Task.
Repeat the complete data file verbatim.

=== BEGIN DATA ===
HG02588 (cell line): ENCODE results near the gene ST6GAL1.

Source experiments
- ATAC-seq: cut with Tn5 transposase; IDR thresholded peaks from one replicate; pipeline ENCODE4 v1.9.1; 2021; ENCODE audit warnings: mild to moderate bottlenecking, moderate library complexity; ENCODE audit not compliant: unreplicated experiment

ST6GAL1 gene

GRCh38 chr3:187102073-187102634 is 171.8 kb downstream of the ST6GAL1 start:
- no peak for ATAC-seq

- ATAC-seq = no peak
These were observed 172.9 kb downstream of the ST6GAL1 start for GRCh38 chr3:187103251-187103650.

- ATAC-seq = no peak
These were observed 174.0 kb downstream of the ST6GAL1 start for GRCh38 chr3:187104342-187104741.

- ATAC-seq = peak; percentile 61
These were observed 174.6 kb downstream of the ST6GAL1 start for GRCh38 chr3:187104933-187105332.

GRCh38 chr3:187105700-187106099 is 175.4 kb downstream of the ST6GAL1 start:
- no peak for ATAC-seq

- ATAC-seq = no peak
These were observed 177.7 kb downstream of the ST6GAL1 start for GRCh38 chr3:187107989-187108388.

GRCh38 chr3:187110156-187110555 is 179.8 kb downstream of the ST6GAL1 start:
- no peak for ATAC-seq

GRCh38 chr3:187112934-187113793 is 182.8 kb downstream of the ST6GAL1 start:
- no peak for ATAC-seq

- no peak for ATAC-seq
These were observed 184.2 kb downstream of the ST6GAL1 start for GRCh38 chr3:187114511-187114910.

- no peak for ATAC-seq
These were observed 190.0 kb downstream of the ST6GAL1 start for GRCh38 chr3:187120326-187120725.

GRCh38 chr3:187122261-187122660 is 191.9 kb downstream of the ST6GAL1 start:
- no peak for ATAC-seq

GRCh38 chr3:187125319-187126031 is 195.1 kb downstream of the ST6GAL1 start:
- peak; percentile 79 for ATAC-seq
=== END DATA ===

HG02588 (cell line): ENCODE results near the gene ST6GAL1.

Source experiments
- ATAC-seq: cut with Tn5 transposase; IDR thresholded peaks from one replicate; pipeline ENCODE4 v1.9.1; 2021; ENCODE audit warnings: mild to moderate bottlenecking, moderate library complexity; ENCODE audit not compliant: unreplicated experiment

ST6GAL1 gene

GRCh38 chr3:187102073-187102634 is 171.8 kb downstream of the ST6GAL1 start:
- no peak for ATAC-seq

- ATAC-seq = no peak
These were observed 172.9 kb downstream of the ST6GAL1 start for GRCh38 chr3:187103251-187103650.

- ATAC-seq = no peak
These were observed 174.0 kb downstream of the ST6GAL1 start for GRCh38 chr3:187104342-187104741.

- ATAC-seq = peak; percentile 61
These were observed 174.6 kb downstream of the ST6GAL1 start for GRCh38 chr3:187104933-187105332.

GRCh38 chr3:187105700-187106099 is 175.4 kb downstream of the ST6GAL1 start:
- no peak for ATAC-seq

- ATAC-seq = no peak
These were observed 177.7 kb downstream of the ST6GAL1 start for GRCh38 chr3:187107989-187108388.

GRCh38 chr3:187110156-187110555 is 179.8 kb downstream of the ST6GAL1 start:
- no peak for ATAC-seq

GRCh38 chr3:187112934-187113793 is 182.8 kb downstream of the ST6GAL1 start:
- no peak for ATAC-seq

- no peak for ATAC-seq
These were observed 184.2 kb downstream of the ST6GAL1 start for GRCh38 chr3:187114511-187114910.

- no peak for ATAC-seq
These were observed 190.0 kb downstream of the ST6GAL1 start for GRCh38 chr3:187120326-187120725.

GRCh38 chr3:187122261-187122660 is 191.9 kb downstream of the ST6GAL1 start:
- no peak for ATAC-seq

GRCh38 chr3:187125319-187126031 is 195.1 kb downstream of the ST6GAL1 start:
- peak; percentile 79 for ATAC-seq